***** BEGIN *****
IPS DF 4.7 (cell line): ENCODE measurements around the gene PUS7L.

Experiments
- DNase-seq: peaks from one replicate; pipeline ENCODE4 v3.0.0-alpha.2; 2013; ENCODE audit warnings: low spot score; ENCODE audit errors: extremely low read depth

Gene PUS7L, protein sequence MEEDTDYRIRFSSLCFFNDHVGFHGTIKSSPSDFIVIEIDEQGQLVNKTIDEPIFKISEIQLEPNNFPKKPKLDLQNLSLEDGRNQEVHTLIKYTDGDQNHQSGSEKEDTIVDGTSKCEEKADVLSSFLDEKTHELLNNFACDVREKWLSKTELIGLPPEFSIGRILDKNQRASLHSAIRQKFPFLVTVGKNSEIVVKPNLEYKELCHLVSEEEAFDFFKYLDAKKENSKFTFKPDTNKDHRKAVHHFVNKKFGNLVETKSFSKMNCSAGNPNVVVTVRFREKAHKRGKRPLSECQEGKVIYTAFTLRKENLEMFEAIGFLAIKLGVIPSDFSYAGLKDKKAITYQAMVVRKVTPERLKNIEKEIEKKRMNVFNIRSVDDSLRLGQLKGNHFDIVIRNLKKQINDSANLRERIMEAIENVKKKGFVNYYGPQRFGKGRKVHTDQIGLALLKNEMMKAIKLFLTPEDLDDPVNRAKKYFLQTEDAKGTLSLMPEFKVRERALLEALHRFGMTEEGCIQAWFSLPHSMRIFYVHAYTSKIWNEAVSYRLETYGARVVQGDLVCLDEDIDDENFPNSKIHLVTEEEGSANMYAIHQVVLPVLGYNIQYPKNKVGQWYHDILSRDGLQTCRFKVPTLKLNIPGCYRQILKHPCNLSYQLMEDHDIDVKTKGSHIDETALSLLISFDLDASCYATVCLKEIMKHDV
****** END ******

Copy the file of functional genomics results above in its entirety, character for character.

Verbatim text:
IPS DF 4.7 (cell line): ENCODE measurements around the gene PUS7L.

Experiments
- DNase-seq: peaks from one replicate; pipeline ENCODE4 v3.0.0-alpha.2; 2013; ENCODE audit warnings: low spot score; ENCODE audit errors: extremely low read depth

Gene PUS7L, protein sequence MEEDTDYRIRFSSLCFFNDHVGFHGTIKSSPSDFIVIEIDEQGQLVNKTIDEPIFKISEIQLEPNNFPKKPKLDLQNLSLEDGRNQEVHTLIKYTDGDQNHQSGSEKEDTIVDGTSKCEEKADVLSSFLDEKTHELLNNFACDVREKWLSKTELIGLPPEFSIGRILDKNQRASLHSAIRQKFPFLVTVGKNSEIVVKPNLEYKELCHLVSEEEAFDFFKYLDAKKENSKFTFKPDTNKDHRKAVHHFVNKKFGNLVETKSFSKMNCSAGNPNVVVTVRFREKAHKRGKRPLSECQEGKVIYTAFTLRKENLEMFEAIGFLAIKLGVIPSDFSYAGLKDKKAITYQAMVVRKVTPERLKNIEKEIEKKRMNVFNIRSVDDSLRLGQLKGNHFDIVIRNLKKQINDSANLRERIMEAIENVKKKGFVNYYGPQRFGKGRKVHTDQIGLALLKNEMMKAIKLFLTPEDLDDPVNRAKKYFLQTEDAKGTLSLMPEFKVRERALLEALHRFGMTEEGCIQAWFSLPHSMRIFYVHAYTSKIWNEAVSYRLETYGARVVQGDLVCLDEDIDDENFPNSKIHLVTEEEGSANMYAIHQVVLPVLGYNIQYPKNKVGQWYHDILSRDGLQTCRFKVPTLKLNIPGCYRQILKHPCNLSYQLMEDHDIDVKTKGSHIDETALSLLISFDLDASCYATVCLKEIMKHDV